He would have insisted in having the Ferengi more often and more as villains even if comical. He generally was a little too un-commercial so it's very hard to see a studio giving and keeping him with a lot of control for more than they did in TMP and early TNG.
     
  5. suarezguy

    suarezguy Rear Admiral Rear Admiral

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    It would be funny if, had he lived longer, he had been, like with the Bennett movies, quite vocally against Deep Space Nine and yet a lot of fans didn't know about that or didn't really admit how much he was against it. I don't think him directly criticizing it would have resulted in it getting more backlash and fan criticism than the show did get. If he had tolerated and/or just been silent about Deep Space Nine he would have definitely been fine with the catsuits and decon scenes, tell complaining viewers to lighten up and remember the titillation of the original.

    Although if he had lived and consulted with Berman and Piller about Deep Space Nine it may not have been quite such a departure from his idealism, depart from it but not as much and not so directly against it, and their relationship from TNG would also probably temper what criticisms he might make.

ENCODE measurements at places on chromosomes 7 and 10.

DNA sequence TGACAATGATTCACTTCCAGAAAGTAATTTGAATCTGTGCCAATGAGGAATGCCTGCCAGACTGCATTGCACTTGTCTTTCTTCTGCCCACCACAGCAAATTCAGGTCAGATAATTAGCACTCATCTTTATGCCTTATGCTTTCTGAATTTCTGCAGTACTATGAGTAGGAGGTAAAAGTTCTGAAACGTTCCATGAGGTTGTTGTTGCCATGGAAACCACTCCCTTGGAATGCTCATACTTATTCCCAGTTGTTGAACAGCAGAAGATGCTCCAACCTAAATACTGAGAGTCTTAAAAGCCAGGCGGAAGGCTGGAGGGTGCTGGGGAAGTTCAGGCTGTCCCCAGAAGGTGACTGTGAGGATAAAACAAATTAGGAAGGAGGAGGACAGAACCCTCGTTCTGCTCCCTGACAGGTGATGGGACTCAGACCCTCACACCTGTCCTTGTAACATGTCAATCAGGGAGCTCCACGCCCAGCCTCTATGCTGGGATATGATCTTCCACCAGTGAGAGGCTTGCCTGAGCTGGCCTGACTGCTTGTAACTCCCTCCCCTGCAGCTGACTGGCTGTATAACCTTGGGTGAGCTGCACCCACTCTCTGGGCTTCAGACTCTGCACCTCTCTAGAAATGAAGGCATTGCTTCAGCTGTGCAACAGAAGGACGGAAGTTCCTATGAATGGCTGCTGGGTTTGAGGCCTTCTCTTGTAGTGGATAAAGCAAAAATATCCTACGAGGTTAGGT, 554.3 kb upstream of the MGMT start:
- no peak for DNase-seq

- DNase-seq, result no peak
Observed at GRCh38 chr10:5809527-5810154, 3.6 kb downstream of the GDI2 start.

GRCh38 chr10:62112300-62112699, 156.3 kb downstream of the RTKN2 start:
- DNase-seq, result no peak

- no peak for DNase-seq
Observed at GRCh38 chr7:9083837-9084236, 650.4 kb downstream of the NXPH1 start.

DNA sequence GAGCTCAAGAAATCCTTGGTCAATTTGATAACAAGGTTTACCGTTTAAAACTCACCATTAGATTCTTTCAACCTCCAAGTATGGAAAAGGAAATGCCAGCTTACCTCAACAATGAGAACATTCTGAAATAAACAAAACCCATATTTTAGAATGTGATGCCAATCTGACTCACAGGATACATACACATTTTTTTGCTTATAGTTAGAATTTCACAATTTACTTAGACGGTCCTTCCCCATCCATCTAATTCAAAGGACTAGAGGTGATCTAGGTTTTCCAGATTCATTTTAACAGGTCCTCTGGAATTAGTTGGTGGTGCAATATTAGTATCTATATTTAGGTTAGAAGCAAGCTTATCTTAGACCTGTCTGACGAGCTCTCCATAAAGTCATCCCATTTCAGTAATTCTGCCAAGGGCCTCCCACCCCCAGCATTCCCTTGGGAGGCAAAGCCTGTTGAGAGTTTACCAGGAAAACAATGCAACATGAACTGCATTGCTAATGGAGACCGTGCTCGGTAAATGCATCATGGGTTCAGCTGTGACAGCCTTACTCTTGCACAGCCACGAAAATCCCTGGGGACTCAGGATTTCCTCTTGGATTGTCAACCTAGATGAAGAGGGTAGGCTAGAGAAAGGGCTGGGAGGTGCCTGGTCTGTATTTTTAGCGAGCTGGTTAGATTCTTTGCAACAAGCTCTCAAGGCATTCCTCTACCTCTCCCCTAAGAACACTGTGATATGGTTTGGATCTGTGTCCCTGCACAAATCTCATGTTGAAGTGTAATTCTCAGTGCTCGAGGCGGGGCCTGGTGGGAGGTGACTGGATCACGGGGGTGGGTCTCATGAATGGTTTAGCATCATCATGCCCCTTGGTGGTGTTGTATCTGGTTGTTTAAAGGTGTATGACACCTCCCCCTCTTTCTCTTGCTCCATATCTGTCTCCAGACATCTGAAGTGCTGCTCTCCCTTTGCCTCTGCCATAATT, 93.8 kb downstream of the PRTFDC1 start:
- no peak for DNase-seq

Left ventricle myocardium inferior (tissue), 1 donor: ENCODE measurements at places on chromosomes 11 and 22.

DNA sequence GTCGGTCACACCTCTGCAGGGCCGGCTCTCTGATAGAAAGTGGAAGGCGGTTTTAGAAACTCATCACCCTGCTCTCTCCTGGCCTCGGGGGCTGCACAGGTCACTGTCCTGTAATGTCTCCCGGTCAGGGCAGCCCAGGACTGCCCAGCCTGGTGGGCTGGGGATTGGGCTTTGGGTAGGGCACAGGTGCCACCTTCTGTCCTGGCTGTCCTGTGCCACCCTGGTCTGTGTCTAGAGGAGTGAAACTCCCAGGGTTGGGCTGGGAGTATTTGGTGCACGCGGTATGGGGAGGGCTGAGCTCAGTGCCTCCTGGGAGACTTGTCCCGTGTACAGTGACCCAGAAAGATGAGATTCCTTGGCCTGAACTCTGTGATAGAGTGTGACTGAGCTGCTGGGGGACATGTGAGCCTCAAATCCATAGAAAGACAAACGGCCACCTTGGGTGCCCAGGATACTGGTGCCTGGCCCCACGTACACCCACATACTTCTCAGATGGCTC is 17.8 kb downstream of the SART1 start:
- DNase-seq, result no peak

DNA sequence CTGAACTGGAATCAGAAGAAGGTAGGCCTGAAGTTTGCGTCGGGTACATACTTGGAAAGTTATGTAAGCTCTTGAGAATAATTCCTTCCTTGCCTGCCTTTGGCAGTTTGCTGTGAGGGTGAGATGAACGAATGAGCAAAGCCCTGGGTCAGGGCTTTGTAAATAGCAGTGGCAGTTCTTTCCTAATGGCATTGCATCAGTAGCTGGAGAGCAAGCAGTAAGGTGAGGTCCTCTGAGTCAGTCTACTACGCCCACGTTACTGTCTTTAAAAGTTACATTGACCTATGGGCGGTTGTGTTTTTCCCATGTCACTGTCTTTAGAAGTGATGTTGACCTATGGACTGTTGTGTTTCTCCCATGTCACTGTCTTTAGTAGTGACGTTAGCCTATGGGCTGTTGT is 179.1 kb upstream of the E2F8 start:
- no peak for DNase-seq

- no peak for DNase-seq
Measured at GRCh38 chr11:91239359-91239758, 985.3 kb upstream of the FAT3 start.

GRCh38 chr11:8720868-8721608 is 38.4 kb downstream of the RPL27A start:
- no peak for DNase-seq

6. Richard S. Ta

    Richard S. Ta Commodore Commodore

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    You’ve heard of Lincoln Enterprises right?

    Roddenberry was the first to jump on the commercialisation boat with Star Trek.
     
  7. Kor

    Kor Fleet Admiral Admiral

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    And those godawful lyrics for the TOS theme certainly weren't meant purely for artistic expression.

    Kor
     
  8. Gary Bitchell

    Gary Bitchell Lieutenant Junior Grade Red Shirt

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    I think that people who want to shell their websites and pretend they are the top authority on all things Trek don't make people want to actually check their websites.